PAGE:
The warehouse was sparsely populated, so there was little danger of colliding with a pedestrian. Every aisle intersection was equipped with a large convex mirror that gave a clear view around corners. Forklift operators rarely needed spotters because the terrain was perfectly flat, the aisles were wide and the target pallets were clearly visible. Also, RFID technology made it impossible for an operator to mistake a load. Jose completed an enrollment form to get himself into forklift training and left it on Ray’s desk for his signature and approval.

When Ray saw the form at the start of the next shift, he felt betrayed. Via e-mail, he asked Jose to come into his office to discuss the training request, even though only about 20 feet separated their desks. When Jose entered, Ray explained that he wasn’t going to sign the training form because the forklift policy prohibited anyone from operating the equipment if communication between the operator and the spotter is difficult or impossible. Ray explained that the proviso was a matter of safety and was in complete accord with OSHA regulations. Communication is a job necessity, and its lack compromises the safety of the plant and coworkers.

Jose saw his dream fading. He invited Ray to walk through the warehouse and look around. None of the conditions that could possibly justify the need for operators to communicate with anyone exist in this warehouse. Jose also cited the fact that several forklift operators routinely listen to music through stereo headphones while they cruise the aisles toting loads hither and yon.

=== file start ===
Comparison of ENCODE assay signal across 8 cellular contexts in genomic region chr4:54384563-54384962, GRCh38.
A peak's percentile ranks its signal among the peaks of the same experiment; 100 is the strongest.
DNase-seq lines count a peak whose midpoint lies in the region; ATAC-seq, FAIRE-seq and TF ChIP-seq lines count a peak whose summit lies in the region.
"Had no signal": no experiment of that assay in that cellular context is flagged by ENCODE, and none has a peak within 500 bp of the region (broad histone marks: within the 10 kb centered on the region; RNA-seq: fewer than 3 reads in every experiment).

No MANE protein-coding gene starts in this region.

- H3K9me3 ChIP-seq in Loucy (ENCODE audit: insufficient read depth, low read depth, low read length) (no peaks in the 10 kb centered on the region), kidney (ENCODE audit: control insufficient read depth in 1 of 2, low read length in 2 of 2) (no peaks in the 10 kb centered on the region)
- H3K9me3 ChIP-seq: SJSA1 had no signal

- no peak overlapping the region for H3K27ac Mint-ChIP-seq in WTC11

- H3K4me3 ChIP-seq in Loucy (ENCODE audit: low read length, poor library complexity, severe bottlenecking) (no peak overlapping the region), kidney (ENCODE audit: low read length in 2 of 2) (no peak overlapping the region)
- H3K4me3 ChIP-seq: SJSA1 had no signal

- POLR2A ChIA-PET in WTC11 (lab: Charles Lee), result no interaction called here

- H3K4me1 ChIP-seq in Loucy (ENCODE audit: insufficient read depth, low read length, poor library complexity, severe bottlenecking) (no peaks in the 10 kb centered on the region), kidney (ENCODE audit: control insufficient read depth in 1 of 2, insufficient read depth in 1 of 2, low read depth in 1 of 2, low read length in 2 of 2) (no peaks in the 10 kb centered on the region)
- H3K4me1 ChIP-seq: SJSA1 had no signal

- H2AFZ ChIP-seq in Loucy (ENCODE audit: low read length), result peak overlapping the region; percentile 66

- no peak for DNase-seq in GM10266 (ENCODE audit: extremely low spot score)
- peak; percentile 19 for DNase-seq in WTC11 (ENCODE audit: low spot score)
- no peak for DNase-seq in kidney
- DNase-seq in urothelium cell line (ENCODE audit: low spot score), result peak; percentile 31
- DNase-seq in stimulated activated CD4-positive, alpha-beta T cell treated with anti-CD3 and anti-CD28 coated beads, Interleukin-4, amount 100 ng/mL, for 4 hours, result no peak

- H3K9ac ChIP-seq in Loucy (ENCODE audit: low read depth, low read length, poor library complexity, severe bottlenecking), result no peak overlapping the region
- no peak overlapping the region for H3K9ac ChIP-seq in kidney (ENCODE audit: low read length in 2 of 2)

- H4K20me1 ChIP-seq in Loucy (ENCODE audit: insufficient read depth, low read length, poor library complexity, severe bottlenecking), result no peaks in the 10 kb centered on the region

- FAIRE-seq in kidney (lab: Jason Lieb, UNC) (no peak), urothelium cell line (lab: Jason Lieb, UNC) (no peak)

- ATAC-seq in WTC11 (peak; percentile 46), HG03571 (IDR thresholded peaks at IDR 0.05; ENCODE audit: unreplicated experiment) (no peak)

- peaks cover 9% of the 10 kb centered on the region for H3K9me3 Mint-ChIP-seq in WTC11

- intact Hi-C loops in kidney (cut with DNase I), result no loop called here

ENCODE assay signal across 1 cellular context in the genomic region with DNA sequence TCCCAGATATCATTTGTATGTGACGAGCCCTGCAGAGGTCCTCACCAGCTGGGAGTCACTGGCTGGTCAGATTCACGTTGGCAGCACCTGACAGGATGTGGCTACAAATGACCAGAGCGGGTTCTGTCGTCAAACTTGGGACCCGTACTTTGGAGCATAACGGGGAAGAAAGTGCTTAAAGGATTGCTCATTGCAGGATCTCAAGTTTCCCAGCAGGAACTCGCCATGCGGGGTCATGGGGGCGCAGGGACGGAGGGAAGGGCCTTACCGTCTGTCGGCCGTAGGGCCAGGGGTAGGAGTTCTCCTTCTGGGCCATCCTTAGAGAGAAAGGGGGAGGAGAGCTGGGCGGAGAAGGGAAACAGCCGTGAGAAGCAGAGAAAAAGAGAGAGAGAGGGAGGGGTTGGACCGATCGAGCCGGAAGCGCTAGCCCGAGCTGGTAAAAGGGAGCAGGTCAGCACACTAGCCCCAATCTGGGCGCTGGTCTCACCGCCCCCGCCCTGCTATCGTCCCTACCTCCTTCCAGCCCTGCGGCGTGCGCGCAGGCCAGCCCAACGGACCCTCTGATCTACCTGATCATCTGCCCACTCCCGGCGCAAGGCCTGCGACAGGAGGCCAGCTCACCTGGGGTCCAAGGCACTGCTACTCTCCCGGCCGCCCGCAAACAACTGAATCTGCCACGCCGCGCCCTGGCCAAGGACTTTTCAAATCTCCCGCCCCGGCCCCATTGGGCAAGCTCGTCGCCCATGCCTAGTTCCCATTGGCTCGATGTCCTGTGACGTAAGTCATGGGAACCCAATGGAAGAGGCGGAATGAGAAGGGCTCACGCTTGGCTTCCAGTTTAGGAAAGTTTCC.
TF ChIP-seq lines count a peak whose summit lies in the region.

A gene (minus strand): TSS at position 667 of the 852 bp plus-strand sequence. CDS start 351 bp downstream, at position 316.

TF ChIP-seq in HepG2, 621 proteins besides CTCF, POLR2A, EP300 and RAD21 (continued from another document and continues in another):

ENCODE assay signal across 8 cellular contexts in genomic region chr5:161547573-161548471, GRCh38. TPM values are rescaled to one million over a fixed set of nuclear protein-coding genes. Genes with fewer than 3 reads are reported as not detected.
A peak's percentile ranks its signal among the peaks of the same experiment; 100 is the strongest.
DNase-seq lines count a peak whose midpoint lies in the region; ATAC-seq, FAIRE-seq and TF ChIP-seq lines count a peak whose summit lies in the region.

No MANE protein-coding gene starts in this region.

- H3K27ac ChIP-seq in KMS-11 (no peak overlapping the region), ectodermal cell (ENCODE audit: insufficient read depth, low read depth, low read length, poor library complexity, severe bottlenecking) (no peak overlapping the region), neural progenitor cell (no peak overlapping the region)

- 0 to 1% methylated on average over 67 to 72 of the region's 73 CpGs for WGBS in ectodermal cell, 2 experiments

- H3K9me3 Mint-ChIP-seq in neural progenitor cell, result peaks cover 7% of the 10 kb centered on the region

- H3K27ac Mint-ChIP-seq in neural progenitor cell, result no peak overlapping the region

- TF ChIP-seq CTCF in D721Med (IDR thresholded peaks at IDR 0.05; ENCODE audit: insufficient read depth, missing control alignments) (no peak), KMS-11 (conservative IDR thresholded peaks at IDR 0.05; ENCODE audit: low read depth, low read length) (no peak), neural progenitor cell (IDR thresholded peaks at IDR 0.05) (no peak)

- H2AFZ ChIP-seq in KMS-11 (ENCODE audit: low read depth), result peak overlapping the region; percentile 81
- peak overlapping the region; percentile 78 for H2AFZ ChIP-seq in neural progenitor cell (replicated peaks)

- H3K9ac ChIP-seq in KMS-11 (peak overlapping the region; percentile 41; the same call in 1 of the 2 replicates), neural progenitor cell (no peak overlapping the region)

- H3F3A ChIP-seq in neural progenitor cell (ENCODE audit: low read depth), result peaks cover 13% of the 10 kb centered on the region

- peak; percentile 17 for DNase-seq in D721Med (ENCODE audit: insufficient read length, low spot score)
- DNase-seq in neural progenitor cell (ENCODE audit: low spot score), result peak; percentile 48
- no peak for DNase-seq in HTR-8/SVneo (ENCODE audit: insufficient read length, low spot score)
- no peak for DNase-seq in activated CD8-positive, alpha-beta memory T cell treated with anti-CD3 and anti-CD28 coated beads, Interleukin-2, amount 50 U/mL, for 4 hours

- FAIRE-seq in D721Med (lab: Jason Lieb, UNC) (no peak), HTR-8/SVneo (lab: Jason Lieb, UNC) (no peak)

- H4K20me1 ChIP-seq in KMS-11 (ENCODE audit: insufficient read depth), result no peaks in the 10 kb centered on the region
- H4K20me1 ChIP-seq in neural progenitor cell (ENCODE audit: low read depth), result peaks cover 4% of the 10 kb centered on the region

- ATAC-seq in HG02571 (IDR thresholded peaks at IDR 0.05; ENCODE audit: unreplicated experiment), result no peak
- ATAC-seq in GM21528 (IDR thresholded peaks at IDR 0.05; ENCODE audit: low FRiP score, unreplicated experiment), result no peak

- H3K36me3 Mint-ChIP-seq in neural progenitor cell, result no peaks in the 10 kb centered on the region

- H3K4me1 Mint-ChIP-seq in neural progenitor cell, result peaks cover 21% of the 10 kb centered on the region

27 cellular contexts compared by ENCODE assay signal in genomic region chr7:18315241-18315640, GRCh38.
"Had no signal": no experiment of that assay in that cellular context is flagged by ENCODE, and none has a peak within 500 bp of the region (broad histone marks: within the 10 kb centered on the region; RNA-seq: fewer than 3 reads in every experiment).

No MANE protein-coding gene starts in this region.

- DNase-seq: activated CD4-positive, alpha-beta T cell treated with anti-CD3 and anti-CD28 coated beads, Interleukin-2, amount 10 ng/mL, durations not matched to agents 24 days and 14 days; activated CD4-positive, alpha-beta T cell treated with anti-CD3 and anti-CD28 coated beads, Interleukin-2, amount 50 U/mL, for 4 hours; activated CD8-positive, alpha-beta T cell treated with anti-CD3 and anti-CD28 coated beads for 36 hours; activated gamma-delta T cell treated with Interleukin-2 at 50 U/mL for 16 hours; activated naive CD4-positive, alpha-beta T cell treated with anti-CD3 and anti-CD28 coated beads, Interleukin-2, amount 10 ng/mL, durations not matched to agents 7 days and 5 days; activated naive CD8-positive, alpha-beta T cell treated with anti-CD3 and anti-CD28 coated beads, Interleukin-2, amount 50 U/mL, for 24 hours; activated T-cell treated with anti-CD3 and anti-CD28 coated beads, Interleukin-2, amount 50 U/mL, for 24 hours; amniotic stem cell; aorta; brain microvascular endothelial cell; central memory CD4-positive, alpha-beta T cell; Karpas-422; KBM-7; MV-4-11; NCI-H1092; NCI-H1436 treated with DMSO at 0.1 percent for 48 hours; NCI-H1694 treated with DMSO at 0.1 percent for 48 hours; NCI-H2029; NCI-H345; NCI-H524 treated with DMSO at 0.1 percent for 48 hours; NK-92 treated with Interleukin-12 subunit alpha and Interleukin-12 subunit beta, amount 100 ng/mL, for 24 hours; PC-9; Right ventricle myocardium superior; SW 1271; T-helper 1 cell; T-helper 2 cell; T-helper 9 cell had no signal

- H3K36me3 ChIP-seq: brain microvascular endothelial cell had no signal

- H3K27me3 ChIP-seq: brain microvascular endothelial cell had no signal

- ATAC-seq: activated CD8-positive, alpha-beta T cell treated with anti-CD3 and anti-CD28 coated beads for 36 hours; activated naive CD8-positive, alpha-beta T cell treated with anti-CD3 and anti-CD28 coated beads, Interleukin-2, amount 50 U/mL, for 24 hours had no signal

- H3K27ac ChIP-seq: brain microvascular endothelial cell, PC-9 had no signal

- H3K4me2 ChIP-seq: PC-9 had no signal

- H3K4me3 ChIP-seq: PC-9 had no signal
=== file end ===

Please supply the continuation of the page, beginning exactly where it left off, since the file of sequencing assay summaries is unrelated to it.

Ray merely replied that the matter was closed and sent Jose back to his desk to handle more paperwork. This kind of trouble didn’t sit well with Ray and, as a result, Jose’s schedule became unpredictable, although, on average, he still worked the same number of hours each week. Periodically at the end of a shift, for example, Ray would ask Jose to stay late today but not come in the next shift for which he was scheduled to work. Or Ray sometimes told him to leave in the middle of his shift, but to make up the hours tomorrow or during some other shift when he wouldn’t normally be scheduled to work.

Soon, Jose realized that his work life was out of control and his leisure time existed only at the whim of someone else. The following Friday, Ray again asked Jose to shuffle his weekend schedule at the last moment. Jose refused and this led to a minor argument, but it was enough to push Jose over the edge. He walked back to his desk and immediately composed his letter of resignation. After signing it, he walked into Ray’s office, handed it to his boss, wheeled around and left the building.

On Monday, Jose sent Acme a letter claiming that he had been improperly denied requests for reasonable accommodations and that Acme had constructively discharged him. He filed suit with the EEOC, saying that Acme is in violation of the Americans with Disabilities Act.